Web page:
Think about getting him back onto the tennis court with a new racket or onto the golf course with a new set of clubs. Something as simple as a new basketball hoop in the driveway might make him almost as happy now as it did when he was 10. Marcus J. Goldman, MD, recommends a pitch-back net for guys who want to do some practice in the backyard.

But what if your dad isn't quite the sporty type and you still want to encourage him to get some exercise?

"Think about giving your dad a few sessions at the gym with a personal trainer," says Armin Brott, author of numerous books about fatherhood including, "The New Father: a Dad's Guide to the First Year" and "Father for Life". A trainer might help your father learn about the benefits of fitness, and perhaps help him figure out a kind of exercise that he'll enjoy. Or if your dad is more of a homebody and reluctant to trek to the fitness club -- and you've got some siblings willing to chip in -- think about fitting up his basement with some new equipment, like a stationary bike or treadmill.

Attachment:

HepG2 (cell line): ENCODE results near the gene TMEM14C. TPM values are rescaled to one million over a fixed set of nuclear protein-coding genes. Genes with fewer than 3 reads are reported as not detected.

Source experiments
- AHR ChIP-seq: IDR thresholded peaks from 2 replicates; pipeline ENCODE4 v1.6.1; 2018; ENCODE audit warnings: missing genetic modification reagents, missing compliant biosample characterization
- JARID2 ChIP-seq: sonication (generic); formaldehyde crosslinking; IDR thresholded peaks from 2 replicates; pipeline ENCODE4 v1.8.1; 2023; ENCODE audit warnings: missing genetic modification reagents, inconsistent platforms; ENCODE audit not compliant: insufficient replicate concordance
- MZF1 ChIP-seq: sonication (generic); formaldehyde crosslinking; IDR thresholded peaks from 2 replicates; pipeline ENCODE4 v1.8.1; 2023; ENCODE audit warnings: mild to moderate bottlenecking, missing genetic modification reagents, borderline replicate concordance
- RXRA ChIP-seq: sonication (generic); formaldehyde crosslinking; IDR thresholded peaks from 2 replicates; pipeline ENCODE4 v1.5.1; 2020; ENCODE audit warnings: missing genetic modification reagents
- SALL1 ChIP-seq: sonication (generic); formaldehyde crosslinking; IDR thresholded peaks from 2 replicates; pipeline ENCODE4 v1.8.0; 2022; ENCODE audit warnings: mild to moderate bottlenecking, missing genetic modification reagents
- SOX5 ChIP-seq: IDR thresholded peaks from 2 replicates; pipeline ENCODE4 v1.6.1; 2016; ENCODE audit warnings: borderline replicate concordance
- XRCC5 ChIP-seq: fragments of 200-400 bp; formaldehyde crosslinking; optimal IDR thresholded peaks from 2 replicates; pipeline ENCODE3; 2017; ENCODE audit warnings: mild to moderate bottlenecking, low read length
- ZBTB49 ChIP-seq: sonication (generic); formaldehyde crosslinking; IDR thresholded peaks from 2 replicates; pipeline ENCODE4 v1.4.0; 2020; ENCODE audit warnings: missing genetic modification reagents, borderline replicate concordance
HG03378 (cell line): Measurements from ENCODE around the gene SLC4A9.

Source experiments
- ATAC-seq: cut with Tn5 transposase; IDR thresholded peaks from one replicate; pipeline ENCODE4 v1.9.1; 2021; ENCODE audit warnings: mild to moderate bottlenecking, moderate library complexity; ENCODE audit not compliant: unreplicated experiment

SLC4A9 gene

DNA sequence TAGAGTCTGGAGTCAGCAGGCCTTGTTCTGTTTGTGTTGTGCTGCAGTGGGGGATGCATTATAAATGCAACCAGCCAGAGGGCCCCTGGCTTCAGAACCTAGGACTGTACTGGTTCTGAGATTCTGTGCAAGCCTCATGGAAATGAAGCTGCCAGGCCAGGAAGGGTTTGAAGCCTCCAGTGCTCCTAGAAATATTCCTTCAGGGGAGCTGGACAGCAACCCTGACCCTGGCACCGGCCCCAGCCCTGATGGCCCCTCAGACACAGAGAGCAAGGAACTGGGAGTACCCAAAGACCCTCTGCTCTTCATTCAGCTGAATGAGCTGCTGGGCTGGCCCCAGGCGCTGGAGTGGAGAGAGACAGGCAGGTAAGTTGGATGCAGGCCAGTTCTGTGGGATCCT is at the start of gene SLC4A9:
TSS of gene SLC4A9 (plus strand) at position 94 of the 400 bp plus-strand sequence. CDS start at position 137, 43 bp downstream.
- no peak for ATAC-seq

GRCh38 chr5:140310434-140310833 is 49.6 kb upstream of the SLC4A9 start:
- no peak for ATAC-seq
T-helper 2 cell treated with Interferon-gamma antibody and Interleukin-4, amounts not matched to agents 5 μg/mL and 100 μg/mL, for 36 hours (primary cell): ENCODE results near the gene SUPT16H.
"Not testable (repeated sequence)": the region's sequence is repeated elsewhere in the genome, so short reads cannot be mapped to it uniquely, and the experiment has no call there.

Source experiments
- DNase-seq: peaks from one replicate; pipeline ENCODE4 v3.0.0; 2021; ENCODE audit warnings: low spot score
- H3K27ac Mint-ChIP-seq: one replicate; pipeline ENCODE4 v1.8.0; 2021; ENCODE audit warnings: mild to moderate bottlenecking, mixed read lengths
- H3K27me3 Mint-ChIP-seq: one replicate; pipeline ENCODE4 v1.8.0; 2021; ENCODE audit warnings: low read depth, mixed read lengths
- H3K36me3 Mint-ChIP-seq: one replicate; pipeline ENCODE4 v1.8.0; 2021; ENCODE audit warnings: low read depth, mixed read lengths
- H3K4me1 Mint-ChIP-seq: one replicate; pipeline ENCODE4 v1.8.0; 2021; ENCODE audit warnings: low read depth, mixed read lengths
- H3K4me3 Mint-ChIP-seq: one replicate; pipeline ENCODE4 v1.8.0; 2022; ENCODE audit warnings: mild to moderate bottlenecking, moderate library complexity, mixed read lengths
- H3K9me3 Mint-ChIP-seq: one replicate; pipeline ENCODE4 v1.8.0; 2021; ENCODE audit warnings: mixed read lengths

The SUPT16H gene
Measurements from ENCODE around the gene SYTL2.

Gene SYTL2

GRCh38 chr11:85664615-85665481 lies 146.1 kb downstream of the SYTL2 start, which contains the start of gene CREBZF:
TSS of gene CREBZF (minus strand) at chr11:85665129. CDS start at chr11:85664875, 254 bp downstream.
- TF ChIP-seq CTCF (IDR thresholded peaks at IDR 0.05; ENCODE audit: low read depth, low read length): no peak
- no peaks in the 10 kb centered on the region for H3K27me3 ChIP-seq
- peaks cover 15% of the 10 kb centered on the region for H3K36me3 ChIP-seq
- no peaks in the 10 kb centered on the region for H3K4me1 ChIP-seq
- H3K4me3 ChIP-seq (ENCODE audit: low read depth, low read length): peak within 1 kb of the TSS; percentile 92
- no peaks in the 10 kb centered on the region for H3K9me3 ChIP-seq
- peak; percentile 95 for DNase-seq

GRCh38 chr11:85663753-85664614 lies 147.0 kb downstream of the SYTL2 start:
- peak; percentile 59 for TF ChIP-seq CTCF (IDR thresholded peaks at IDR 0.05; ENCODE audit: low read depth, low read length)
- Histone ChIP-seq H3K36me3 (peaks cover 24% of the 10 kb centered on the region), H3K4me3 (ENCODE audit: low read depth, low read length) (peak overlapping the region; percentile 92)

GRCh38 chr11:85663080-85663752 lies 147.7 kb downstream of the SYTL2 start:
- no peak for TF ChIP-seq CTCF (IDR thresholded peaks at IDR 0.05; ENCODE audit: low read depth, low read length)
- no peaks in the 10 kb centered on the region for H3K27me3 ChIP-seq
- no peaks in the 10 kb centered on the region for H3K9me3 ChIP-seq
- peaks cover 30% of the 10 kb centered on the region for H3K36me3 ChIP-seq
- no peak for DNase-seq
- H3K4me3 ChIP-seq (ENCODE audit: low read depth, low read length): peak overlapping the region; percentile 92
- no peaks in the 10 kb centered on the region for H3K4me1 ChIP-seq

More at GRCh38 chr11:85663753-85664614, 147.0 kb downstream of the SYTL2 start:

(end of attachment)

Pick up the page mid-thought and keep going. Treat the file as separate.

An adjustable workout bench can also be a great Father's Day gift, and they are not only for guys keen on going shirtless at the beach. Strength training helps people stay healthy, especially as they get older. It allows seniors to stay more mobile and independent, and their increased agility reduces the risk of dangerous falls.

Then at the other end of the spectrum, we have new dads, who often find that the demands of fatherhood derail their longstanding exercise regimen. So think about some gifts that might allow a new father to exercise with his kids. While toddlers are pretty hopeless as squash partners, they may not mind being passengers. So Brott suggests that a jogging stroller is a great way for fathers to get back into shape while keeping an eye on their offspring. Similarly, Goldman, the author of "The Joy of Fatherhood: The First Twelve Months," recommends a bicycle with a child carrier; either a seat or a trailer.